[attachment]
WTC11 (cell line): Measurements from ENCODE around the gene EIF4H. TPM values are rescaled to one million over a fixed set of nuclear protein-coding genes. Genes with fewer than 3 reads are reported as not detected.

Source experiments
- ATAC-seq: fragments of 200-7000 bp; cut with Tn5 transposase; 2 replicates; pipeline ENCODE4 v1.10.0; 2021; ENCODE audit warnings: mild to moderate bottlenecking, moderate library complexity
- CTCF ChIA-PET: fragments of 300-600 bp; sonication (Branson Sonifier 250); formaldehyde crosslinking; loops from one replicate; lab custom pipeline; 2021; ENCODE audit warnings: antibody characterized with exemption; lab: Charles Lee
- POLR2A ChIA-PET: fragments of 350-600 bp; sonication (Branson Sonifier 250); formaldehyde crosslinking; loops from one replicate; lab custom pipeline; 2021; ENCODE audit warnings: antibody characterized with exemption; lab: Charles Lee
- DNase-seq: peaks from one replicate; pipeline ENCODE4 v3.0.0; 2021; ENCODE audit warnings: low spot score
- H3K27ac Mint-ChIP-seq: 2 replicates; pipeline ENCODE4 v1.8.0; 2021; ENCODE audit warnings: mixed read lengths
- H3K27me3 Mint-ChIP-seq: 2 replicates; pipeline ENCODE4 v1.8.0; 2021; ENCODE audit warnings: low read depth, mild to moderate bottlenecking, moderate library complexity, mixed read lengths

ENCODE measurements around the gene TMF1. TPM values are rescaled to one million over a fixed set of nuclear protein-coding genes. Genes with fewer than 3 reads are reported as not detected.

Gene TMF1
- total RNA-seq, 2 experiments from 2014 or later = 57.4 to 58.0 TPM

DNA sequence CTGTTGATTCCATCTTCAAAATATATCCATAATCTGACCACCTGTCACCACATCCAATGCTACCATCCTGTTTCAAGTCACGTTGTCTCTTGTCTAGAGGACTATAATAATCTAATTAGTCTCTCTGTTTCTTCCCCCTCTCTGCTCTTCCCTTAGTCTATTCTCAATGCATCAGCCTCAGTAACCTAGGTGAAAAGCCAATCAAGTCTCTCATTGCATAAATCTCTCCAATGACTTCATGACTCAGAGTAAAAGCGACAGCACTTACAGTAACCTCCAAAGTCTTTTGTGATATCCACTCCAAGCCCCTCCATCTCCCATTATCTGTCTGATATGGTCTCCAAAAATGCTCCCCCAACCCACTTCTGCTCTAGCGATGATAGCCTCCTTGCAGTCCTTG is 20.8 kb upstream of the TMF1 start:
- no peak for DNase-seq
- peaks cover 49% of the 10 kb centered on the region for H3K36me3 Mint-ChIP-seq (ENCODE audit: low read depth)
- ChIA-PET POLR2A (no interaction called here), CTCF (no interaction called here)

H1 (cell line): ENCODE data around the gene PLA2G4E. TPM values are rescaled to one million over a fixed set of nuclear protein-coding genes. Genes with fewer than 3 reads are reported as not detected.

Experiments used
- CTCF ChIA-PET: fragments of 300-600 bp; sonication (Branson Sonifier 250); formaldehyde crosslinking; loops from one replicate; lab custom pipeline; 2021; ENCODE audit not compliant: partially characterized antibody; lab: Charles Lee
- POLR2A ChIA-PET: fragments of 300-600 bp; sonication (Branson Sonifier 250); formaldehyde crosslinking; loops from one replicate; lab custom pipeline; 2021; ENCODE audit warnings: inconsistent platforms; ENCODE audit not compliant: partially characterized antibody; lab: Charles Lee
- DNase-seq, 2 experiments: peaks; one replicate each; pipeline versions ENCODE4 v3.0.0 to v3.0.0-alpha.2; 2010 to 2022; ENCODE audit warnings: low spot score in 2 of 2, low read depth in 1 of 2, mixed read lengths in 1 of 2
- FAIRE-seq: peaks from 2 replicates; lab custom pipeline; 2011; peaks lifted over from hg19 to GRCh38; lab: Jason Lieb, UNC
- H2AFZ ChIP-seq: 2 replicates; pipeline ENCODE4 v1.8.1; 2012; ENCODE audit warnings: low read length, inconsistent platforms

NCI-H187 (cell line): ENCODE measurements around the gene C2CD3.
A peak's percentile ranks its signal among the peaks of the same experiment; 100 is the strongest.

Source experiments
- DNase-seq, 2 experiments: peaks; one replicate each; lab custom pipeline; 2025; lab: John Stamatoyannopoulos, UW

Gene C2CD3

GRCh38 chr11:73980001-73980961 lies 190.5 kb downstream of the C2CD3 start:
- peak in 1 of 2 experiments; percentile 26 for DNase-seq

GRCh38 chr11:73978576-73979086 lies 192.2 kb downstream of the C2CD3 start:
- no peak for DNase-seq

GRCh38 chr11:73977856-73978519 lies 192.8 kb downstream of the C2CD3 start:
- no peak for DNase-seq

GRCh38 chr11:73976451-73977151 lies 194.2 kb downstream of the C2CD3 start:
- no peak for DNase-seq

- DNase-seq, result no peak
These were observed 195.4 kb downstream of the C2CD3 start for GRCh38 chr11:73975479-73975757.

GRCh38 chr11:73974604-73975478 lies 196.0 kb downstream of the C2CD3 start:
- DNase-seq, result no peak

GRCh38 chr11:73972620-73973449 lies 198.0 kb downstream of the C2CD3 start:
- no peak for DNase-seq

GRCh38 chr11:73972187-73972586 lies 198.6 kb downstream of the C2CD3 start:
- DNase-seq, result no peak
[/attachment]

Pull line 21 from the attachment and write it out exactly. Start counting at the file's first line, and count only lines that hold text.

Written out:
- FAIRE-seq: peaks from 2 replicates; lab custom pipeline; 2011; peaks lifted over from hg19 to GRCh38; lab: Jason Lieb, UNC